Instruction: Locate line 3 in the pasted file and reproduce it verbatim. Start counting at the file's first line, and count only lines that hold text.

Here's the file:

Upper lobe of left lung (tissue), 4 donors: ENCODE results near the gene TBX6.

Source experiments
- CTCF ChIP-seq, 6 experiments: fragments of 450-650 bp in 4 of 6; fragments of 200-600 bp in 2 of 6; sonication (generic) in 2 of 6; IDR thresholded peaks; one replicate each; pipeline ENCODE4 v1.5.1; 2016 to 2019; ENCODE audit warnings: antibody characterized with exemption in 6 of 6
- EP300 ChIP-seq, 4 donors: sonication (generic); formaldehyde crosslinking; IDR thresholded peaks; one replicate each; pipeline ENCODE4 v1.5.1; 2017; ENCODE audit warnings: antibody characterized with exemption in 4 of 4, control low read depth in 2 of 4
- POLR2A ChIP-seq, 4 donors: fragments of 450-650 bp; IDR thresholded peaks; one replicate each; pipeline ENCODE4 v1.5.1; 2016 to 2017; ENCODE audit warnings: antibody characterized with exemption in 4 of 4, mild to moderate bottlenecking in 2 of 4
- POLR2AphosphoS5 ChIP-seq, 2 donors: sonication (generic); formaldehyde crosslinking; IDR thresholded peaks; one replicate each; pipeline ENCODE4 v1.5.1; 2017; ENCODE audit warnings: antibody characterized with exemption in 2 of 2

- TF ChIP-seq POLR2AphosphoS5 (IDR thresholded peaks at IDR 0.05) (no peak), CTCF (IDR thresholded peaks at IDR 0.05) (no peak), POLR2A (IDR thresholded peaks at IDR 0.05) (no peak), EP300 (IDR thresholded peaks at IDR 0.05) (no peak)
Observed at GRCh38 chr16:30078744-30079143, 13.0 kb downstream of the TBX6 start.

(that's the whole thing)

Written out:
- CTCF ChIP-seq, 6 experiments: fragments of 450-650 bp in 4 of 6; fragments of 200-600 bp in 2 of 6; sonication (generic) in 2 of 6; IDR thresholded peaks; one replicate each; pipeline ENCODE4 v1.5.1; 2016 to 2019; ENCODE audit warnings: antibody characterized with exemption in 6 of 6